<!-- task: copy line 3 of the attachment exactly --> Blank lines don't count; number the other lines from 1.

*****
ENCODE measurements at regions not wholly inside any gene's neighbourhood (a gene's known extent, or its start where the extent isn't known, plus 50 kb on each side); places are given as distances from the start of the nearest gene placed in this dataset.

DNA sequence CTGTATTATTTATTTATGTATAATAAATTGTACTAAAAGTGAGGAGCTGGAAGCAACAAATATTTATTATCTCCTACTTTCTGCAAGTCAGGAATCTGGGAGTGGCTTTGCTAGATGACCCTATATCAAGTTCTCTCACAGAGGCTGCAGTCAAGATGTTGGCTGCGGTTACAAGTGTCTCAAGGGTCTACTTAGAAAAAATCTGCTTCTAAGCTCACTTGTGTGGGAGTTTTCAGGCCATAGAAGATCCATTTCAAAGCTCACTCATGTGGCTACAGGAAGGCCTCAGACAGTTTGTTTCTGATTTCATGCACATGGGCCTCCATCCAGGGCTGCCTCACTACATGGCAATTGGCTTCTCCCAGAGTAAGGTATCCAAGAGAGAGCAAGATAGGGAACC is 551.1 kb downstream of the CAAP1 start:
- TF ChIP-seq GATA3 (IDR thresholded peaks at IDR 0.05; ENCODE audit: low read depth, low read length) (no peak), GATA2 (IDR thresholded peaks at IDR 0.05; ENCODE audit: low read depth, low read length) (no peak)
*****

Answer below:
- TF ChIP-seq GATA3 (IDR thresholded peaks at IDR 0.05; ENCODE audit: low read depth, low read length) (no peak), GATA2 (IDR thresholded peaks at IDR 0.05; ENCODE audit: low read depth, low read length) (no peak)